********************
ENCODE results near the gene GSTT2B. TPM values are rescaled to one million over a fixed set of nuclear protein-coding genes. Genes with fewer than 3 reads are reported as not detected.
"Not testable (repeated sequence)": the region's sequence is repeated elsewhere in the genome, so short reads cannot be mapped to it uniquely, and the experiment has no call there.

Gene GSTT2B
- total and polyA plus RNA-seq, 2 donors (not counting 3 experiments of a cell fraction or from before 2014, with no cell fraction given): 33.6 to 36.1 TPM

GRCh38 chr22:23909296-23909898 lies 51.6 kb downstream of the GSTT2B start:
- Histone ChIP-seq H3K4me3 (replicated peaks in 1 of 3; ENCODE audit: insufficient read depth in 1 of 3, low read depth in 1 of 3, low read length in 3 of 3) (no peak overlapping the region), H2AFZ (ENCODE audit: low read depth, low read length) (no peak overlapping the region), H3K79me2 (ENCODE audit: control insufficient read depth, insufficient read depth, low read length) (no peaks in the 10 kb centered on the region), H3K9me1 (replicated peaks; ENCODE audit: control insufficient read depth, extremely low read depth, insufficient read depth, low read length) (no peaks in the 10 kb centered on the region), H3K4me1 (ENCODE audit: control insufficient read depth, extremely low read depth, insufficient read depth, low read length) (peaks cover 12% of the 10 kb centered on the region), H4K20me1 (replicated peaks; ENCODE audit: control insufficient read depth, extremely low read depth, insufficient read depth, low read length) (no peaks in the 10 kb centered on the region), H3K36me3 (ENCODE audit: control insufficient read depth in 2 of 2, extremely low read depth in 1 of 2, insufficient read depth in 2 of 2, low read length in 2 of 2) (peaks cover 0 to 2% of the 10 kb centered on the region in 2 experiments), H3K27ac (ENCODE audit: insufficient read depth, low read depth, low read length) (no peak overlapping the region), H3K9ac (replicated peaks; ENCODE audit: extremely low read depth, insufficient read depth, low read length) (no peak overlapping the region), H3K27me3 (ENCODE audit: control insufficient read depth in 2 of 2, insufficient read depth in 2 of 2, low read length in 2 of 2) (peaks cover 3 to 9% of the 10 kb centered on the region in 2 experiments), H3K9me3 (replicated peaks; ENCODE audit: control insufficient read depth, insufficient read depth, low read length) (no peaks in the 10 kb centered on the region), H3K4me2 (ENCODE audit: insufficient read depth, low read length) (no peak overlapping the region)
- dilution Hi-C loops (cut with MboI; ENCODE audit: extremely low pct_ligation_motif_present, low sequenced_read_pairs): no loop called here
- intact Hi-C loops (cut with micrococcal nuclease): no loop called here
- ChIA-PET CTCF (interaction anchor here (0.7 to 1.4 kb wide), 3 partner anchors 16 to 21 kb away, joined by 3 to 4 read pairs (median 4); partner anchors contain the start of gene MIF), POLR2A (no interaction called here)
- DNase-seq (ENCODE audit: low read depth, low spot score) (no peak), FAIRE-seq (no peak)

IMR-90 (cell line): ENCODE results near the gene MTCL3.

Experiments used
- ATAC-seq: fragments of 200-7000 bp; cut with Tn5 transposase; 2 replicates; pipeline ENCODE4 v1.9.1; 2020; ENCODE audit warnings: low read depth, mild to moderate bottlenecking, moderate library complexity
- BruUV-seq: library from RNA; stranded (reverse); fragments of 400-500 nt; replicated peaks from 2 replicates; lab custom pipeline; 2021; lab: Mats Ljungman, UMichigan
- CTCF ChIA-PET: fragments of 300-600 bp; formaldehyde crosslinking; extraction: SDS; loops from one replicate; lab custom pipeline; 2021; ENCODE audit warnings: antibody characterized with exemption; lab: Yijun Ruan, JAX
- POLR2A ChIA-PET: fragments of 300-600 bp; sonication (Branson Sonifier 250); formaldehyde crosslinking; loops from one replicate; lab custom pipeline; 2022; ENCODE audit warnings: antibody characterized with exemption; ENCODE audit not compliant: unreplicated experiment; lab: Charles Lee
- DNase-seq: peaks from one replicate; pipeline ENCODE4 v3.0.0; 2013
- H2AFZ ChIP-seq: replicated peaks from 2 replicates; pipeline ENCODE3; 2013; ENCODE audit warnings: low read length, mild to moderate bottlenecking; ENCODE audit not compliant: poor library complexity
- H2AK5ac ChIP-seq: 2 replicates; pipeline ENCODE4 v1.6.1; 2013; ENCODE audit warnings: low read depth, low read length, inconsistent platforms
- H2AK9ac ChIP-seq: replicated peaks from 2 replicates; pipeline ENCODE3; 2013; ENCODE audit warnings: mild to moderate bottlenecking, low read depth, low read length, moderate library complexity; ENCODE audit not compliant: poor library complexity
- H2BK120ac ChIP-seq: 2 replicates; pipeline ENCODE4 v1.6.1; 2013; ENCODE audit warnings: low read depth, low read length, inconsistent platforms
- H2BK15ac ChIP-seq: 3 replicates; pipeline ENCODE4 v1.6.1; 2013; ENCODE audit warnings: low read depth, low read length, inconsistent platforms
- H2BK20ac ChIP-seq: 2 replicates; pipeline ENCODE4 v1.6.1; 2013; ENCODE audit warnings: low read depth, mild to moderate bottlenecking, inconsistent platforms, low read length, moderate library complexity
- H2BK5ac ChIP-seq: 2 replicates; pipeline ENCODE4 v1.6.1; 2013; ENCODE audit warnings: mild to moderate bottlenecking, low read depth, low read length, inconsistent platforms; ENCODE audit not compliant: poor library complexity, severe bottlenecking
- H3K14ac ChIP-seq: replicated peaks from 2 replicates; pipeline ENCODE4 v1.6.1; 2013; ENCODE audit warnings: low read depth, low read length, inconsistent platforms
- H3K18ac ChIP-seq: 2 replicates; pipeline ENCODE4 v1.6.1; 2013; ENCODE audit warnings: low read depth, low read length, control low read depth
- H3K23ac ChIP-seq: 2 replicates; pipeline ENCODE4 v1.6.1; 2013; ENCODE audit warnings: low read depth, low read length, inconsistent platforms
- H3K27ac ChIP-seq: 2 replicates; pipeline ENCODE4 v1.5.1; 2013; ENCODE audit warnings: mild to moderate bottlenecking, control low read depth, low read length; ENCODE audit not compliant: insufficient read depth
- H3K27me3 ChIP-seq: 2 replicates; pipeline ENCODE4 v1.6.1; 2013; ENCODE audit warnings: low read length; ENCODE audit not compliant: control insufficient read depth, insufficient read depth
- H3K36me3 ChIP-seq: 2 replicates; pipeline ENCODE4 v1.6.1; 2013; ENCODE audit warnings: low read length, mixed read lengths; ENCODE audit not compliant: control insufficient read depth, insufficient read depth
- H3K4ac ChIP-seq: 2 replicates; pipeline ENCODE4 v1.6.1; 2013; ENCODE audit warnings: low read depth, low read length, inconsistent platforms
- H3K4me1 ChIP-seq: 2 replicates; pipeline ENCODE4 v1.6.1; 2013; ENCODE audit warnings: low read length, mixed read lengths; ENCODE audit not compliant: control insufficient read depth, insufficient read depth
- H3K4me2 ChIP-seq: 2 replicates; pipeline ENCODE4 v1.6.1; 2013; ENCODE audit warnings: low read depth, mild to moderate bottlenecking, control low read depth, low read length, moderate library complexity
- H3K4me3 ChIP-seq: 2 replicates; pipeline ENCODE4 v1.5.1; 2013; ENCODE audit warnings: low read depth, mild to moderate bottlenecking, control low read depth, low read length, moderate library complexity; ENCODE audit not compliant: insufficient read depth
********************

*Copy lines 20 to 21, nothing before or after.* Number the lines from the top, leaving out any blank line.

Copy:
- H2AK9ac ChIP-seq: replicated peaks from 2 replicates; pipeline ENCODE3; 2013; ENCODE audit warnings: mild to moderate bottlenecking, low read depth, low read length, moderate library complexity; ENCODE audit not compliant: poor library complexity
- H2BK120ac ChIP-seq: 2 replicates; pipeline ENCODE4 v1.6.1; 2013; ENCODE audit warnings: low read depth, low read length, inconsistent platforms